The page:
Pete Davidson has been subject to lots of flak this week after making an inappropriate “joke” about Republican congressional candidate Dan Crenshaw during the weekend’s Saturday Night Live episode. Almost two days later, SNL veteran Kenan Thompson explained why he thought Pete Davidson’s joke about Dan Crenshaw crossed a line during a Today Show appearance Monday morning, Nov. 5. Echoing the massive wave of internet backlash that’s erupted in the aftermath of Saturday night’s episode, Thompson’s comments on his co-star’s “joke” were pretty clear: Davidson completely missed the mark with that “Weekend Update” quip. And Thompson really wasn’t impressed.
Responding to a question from Craig Melvin, one of the Today hosts Monday morning (he asked whether or not Davidson “crossed a line,” in Thompson’s opinion) the comedian, unsurprisingly, replied in the affirmative. “It definitely seems it,” he told the hosts. Continuing, Thompson explained why Davidson’s joke about Crenshaw — which poked fun at the candidate’s physical appearance, namely, an eye patch he’s worn since suffering a wartime injury in 2012 — felt so disrespectful to so many, especially those who are veterans themselves or whose loved ones have served before. He later told Hoda Kotb and Kathie Lee Gifford that he himself wouldn’t have made the same joke, saying, “My father’s a veteran — Vietnam — and I personally would never necessarily go there [with comedy].”
Of course, Thompson is no stranger to the stand-up comedy arena. He knows that, oftentimes, some of the most notable jokes tend to come at the expense of their subject matter. “There’s no real filters out there in the world when [comedians are] trying to go for a great joke or whatever, and we try to respect that,” Thompson said during Monday’s Today appearance. But, as he went on to say, that’s no excuse for lack of awareness, especially when another person’s feelings and/or reputation are at stake:
Hopefully, those who’ve heard Davidson’s joke about Crenshaw already have a tough time disagreeing with Thompson’s take on it. After all, whether Davidson meant for the joke to be interpreted maliciously or not — just for the record, it doesn’t seem like he did — his comments were still really insensitive. And ableist, too, to say the least. For those who missed Saturday evening’s brand-new “Weekend Update” segment, the bit saw Davidson recapping his thoughts on a handful of midterm election candidates.
But, rather than critiquing their fitness for candidacy, Davidson took aim at each candidates’ looks, instead. And when Crenshaw’s photo popped up, what started as a semi-crass round of comedy quickly spiraled into what many viewers found to be an uncomfortable, and unnecessary, turn of mockery. Ostensibly referencing the eye Crenshaw lost during a tour in Afghanistan about eight years ago, Davidson’s crack went like this:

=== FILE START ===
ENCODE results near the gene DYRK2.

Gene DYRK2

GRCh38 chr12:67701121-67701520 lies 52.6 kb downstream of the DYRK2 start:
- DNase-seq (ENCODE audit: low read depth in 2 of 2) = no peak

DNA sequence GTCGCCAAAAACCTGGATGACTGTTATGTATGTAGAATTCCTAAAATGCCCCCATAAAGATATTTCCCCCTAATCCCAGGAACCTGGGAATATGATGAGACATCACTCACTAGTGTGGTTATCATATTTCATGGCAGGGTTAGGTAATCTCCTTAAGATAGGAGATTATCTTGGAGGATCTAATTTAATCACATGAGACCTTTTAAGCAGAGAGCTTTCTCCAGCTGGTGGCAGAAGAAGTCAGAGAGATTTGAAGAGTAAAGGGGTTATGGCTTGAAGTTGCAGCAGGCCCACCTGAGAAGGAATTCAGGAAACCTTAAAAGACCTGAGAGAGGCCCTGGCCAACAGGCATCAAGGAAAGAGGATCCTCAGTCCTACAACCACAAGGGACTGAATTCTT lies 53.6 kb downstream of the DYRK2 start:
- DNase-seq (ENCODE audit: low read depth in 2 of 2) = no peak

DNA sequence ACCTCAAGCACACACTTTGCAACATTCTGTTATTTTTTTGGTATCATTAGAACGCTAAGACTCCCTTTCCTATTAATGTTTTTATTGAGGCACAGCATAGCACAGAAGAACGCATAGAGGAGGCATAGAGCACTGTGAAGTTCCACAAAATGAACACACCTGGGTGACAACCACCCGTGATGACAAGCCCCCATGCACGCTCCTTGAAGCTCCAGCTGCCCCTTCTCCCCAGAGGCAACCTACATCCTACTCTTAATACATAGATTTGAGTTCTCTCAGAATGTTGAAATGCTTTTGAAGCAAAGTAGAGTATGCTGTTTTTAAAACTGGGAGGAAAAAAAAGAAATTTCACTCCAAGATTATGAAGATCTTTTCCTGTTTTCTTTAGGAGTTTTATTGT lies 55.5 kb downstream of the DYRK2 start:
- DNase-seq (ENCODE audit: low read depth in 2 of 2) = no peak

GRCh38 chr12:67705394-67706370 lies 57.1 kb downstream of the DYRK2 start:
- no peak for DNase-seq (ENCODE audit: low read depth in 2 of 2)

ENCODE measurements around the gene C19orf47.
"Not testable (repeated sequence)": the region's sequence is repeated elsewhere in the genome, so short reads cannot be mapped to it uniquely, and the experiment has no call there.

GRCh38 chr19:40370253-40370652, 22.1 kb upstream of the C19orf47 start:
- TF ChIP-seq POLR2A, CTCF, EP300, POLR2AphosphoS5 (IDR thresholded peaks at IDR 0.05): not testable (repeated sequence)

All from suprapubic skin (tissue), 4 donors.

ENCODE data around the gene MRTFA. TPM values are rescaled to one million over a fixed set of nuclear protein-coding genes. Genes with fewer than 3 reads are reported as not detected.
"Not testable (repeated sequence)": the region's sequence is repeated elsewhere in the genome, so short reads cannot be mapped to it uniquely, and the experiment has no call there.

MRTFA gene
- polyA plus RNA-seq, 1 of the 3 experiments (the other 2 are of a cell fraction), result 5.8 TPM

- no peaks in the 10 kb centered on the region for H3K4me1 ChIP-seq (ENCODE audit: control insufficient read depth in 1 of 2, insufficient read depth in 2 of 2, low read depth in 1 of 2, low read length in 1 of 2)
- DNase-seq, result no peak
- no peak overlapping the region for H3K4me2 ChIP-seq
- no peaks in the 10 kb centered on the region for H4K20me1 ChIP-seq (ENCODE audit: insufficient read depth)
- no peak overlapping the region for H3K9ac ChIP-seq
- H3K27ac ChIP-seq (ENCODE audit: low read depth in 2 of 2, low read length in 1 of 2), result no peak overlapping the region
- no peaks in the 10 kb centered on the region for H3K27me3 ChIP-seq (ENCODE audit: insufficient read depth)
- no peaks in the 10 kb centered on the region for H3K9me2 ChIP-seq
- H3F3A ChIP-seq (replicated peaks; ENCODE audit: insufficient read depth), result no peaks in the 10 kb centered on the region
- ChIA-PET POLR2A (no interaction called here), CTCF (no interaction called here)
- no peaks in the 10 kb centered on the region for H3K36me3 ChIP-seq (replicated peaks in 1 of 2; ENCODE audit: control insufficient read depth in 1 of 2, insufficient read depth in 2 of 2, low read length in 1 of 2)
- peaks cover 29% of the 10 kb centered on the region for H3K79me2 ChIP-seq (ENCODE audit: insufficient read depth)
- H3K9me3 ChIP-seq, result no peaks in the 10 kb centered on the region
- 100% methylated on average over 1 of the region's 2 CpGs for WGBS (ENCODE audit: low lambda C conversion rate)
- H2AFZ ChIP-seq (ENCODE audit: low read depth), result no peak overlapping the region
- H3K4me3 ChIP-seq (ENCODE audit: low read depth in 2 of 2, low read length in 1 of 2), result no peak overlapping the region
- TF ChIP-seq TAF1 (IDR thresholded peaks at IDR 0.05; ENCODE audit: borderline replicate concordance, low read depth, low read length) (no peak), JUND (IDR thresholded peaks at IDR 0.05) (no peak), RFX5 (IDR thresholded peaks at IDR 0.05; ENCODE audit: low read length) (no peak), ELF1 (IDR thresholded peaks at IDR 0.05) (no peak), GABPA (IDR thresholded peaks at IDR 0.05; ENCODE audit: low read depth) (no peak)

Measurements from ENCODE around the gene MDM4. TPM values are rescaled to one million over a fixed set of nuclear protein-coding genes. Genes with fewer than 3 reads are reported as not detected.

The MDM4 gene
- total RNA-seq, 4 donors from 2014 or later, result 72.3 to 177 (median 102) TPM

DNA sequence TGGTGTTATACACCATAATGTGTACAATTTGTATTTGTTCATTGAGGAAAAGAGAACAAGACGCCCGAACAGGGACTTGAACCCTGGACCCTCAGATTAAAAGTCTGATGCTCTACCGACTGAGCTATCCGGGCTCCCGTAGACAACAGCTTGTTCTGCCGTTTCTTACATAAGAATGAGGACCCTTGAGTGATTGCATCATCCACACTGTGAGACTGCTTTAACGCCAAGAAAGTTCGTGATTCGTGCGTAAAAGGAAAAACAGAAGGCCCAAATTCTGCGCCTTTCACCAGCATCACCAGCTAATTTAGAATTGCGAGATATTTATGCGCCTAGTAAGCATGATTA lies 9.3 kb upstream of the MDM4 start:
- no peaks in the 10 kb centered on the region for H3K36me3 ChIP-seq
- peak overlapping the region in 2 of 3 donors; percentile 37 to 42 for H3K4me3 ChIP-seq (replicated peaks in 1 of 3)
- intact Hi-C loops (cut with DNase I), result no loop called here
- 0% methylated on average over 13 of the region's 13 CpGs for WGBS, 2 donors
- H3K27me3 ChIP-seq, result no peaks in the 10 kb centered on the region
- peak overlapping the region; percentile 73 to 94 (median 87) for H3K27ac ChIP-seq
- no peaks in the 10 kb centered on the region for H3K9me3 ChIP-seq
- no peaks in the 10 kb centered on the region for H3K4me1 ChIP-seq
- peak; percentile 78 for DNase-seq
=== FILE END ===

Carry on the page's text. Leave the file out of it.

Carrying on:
Eek. If Davidson “missed the mark,” then it seems pretty safe to say he missed it by at least a mile or two. Trailing the criticisms that cropped up on social media after that, Crenshaw initially responded to the “joke” on Twitter Sunday night, Nov. 5. “I hope @nbcsnl recognizes that vets don’t deserve to see their wounds used as punchlines for bad jokes,” he wrote, in a tweet that has since garnered 118k likes on the social platform. But, as People mentioned in its Monday morning report, the congressional candidate seemed considerably less upset during his recent conversation with TMZ, also published Sunday.
In a video posted by the outlet, Crenshaw said, “I want us to get away from this culture where we demand apologies every time someone misspeaks,” adding, “We don’t need to be outwardly outraged.” And while Crenshaw’s choice to take the high road in this respect is admirable, his response mostly seems to highlight further the importance of comments like Thompson’s, that hold people responsible. Because, at the end of the day, it shouldn’t be Crenshaw’s responsibility to defend himself against Davidson’s less-than-tactful quip, anyway.
So kudos to Thompson for taking a stand and keeping it real, even when that means criticizing your colleague’s behavior on daytime TV.